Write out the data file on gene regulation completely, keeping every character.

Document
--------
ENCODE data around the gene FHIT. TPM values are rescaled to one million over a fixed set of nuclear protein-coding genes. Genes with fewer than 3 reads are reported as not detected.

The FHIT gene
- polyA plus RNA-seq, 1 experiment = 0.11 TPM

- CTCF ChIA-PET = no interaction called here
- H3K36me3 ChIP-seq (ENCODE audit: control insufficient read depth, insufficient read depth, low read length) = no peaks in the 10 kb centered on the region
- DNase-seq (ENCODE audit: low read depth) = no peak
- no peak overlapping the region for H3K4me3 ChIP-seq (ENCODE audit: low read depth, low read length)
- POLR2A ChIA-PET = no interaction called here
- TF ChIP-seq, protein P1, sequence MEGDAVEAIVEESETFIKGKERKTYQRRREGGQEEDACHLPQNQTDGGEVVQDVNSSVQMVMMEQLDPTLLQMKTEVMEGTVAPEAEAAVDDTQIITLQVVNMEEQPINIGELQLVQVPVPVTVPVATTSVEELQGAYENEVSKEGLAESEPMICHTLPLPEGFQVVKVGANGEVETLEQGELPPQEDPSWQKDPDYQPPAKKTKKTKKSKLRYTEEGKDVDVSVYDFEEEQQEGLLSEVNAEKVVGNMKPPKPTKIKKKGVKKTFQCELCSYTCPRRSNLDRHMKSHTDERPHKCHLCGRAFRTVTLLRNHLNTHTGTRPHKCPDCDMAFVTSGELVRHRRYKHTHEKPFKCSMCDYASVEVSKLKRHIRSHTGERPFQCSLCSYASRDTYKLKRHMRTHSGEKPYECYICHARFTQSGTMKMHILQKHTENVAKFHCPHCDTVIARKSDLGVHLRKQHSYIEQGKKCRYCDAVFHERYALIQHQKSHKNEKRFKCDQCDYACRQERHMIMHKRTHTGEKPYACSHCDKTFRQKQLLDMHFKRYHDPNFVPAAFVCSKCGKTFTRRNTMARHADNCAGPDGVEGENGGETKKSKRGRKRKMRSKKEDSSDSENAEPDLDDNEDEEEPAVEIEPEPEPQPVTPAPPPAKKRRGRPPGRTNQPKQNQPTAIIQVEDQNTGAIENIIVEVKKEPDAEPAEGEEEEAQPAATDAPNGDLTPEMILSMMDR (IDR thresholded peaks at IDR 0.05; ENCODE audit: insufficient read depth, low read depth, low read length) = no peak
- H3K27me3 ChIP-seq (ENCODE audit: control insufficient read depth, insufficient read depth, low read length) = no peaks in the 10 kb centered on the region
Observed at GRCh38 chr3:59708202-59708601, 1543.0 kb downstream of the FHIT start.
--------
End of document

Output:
ENCODE data around the gene FHIT. TPM values are rescaled to one million over a fixed set of nuclear protein-coding genes. Genes with fewer than 3 reads are reported as not detected.

The FHIT gene
- polyA plus RNA-seq, 1 experiment = 0.11 TPM

- CTCF ChIA-PET = no interaction called here
- H3K36me3 ChIP-seq (ENCODE audit: control insufficient read depth, insufficient read depth, low read length) = no peaks in the 10 kb centered on the region
- DNase-seq (ENCODE audit: low read depth) = no peak
- no peak overlapping the region for H3K4me3 ChIP-seq (ENCODE audit: low read depth, low read length)
- POLR2A ChIA-PET = no interaction called here
- TF ChIP-seq, protein P1, sequence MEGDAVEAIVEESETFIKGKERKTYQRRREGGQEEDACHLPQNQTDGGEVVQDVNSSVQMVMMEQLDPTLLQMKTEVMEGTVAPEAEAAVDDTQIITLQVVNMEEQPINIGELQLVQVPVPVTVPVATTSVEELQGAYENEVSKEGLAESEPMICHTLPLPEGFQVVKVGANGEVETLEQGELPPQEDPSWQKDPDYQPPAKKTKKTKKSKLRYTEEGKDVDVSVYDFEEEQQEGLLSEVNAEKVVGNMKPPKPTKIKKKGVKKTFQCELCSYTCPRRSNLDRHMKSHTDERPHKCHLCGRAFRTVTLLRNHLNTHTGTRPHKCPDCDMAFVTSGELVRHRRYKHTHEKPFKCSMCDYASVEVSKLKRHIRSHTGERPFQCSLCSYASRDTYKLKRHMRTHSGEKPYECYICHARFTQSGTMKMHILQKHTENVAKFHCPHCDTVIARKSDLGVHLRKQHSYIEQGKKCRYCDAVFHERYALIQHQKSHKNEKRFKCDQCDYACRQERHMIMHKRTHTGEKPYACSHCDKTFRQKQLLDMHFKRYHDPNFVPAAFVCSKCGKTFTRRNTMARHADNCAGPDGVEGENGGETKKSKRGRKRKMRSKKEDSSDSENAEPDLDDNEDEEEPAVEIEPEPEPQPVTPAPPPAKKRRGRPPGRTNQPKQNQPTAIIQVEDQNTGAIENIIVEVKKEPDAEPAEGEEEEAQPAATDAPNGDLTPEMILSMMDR (IDR thresholded peaks at IDR 0.05; ENCODE audit: insufficient read depth, low read depth, low read length) = no peak
- H3K27me3 ChIP-seq (ENCODE audit: control insufficient read depth, insufficient read depth, low read length) = no peaks in the 10 kb centered on the region
Observed at GRCh38 chr3:59708202-59708601, 1543.0 kb downstream of the FHIT start.